This is the first in a series of guest columns written by members of the Snoqualmie Valley School District Facilities Task Force. These columns are part of a comprehensive communication effort to inform and engage the community throughout the course of our work. The charge of the task force is to submit a list of prioritized recommendations to the board of directors for new construction projects modernization projects, and maintenance and repair of existing school district facilities. For more details, please visit our website at www.snoqualmie.k12.wa.us and click on Facilities Task Force Information.
As the student enrollment population of the Snoqualmie Valley School District continues to increase, this growth raises a number of questions our community must now consider. What is the projected growth and when will it end? How much capacity do we have in our current facilities? When and where do we build more facilities? How much facility space should we build? How much can we afford, and how do we pay for new facilities?
These are a sample of the questions our recently formed Facilities Task Force committee must address for the next six months as we consider the charge we’ve been given by the SVSD Board of Directors. For me, however, there is another equally important question to ask, “How do we inform and engage the community in a way that will ignite you to actively participate in this process?” In my mind, How our community addresses the growing student enrollment is as important as What we do to address growth. After all, a community that works together, thrives together. In working together, we can achieve the added benefit of creating a generation of children that understand the importance of civic and community involvement simply by “being involved.”
I am proud to be working with the other 22 members of the committee. This is a smart, caring group of people comprised of parents, teachers and other district staff. Together, we have developed a comprehensive communication plan designed to keep the community informed about our work and to engage you at select points throughout the process. Our communication plan involves guest columns in the Valley Record, our Website, which will be updated weekly, sending e-mails, holding open weekly meetings on Wednesday nights and interactive public forums.
In March, we held our first series of public forums with the primary objective of providing the community with an opportunity to share input regarding challenges and ideas for addressing increasing student enrollment. As a result of our communication efforts, 76 community members attended the meetings and participated in interactive small group sessions facilitated by task force members. Not a bad turnout, but I wanted more. Based on feedback forms completed by the attendees, the meetings were a success with a 100 percent stating they would attend a future forum. To those 76 community members, I thank you for coming and sharing your thoughts and I have but one small request. Next time, bring a friend or two with you.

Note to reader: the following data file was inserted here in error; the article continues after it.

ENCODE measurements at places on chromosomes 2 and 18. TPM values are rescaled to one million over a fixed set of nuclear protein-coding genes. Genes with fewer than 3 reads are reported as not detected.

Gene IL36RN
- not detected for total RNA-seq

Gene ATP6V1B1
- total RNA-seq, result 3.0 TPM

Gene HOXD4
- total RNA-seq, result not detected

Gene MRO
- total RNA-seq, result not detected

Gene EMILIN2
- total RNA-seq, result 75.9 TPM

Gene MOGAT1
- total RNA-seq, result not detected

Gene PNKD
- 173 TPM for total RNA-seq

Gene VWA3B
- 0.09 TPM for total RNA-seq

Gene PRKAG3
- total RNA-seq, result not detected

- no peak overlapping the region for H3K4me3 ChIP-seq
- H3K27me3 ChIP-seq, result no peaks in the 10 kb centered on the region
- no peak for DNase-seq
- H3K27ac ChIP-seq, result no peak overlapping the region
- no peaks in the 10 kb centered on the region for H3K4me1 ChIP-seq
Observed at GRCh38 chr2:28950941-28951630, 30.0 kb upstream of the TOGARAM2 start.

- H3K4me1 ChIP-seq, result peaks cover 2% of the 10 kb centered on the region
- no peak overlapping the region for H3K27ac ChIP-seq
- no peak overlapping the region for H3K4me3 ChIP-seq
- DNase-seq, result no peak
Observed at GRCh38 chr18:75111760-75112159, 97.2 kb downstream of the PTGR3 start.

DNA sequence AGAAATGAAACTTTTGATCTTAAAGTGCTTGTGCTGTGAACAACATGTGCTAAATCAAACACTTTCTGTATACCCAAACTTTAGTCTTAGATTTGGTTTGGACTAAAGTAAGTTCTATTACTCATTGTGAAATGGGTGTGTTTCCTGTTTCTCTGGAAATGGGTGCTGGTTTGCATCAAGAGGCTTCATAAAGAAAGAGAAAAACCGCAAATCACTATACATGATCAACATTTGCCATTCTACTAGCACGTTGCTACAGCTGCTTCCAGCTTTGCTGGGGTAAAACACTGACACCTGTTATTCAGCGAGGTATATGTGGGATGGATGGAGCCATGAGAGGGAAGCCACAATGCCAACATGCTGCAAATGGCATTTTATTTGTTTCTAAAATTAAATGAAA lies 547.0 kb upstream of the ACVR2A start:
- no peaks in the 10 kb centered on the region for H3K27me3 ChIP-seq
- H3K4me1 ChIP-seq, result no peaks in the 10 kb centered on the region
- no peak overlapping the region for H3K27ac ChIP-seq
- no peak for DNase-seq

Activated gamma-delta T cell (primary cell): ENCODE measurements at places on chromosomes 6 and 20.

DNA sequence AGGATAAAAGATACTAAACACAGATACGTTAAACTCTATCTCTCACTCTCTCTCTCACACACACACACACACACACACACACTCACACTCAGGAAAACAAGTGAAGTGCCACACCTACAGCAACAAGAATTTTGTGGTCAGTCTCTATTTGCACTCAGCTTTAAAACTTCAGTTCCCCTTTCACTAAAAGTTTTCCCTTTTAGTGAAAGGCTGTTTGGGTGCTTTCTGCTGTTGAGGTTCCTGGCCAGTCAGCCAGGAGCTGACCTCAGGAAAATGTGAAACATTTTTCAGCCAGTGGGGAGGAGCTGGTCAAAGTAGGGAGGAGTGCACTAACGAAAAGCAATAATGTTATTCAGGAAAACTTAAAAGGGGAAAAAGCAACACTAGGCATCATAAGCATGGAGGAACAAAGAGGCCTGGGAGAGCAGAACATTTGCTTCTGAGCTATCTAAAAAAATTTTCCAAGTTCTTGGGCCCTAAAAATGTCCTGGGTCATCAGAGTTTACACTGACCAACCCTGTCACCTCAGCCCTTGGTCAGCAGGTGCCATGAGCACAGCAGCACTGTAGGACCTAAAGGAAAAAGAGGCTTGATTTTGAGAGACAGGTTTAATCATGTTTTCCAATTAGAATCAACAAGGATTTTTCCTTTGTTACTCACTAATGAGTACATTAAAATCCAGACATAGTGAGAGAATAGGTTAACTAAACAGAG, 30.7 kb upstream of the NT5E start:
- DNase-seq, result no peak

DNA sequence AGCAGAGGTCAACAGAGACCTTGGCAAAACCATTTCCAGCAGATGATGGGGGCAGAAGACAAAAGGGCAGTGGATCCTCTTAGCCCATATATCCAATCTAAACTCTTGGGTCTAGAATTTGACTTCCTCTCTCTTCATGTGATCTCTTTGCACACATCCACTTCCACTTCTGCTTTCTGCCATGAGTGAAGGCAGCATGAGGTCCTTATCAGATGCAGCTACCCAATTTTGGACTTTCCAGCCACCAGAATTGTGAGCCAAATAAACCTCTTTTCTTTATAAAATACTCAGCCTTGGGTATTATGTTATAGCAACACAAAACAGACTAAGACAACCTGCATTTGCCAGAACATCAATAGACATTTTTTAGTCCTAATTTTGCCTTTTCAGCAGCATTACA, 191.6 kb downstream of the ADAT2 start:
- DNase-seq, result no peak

To the rest of the community, I am issuing a challenge to get involved in this process. The significance and relevance of the work this committee is doing has the potential to impact our district and our community for the next 10 to 20 years. Our district is at an important crossroads. I urge you to stay informed and to get involved.
As a busy working mom, I am aware that time is a precious commodity for families. That is why for our next set of forums (tentatively planned for late spring), we are planning to offer both day and evening sessions to accommodate a variety of schedules, with childcare provided for the evening sessions. On a more exciting note, we are hoping to offer a Web-cast version of the forums, so community members can participate at home on their own time. With all these options, we’re hoping to see more community members involved in the process.
I would like to share a quote taken from a May 1956 report titled, “Our Snoqualmie Community 1855 to 1956.”
“Snoqualmie schools have always been a vital part of the community. Our pioneer forefathers recognized the American principles of free and universal education and made provision for it in territorial law. Their descendants are proving worthy in the effort to provide trained minds to meet tomorrow’s problems.”
As current descendants of our Valley forefathers, it is our turn to prove ourselves “worthy.”
Stay informed. Get involved.
Kathy Lerner is a member of the Facilities Task Force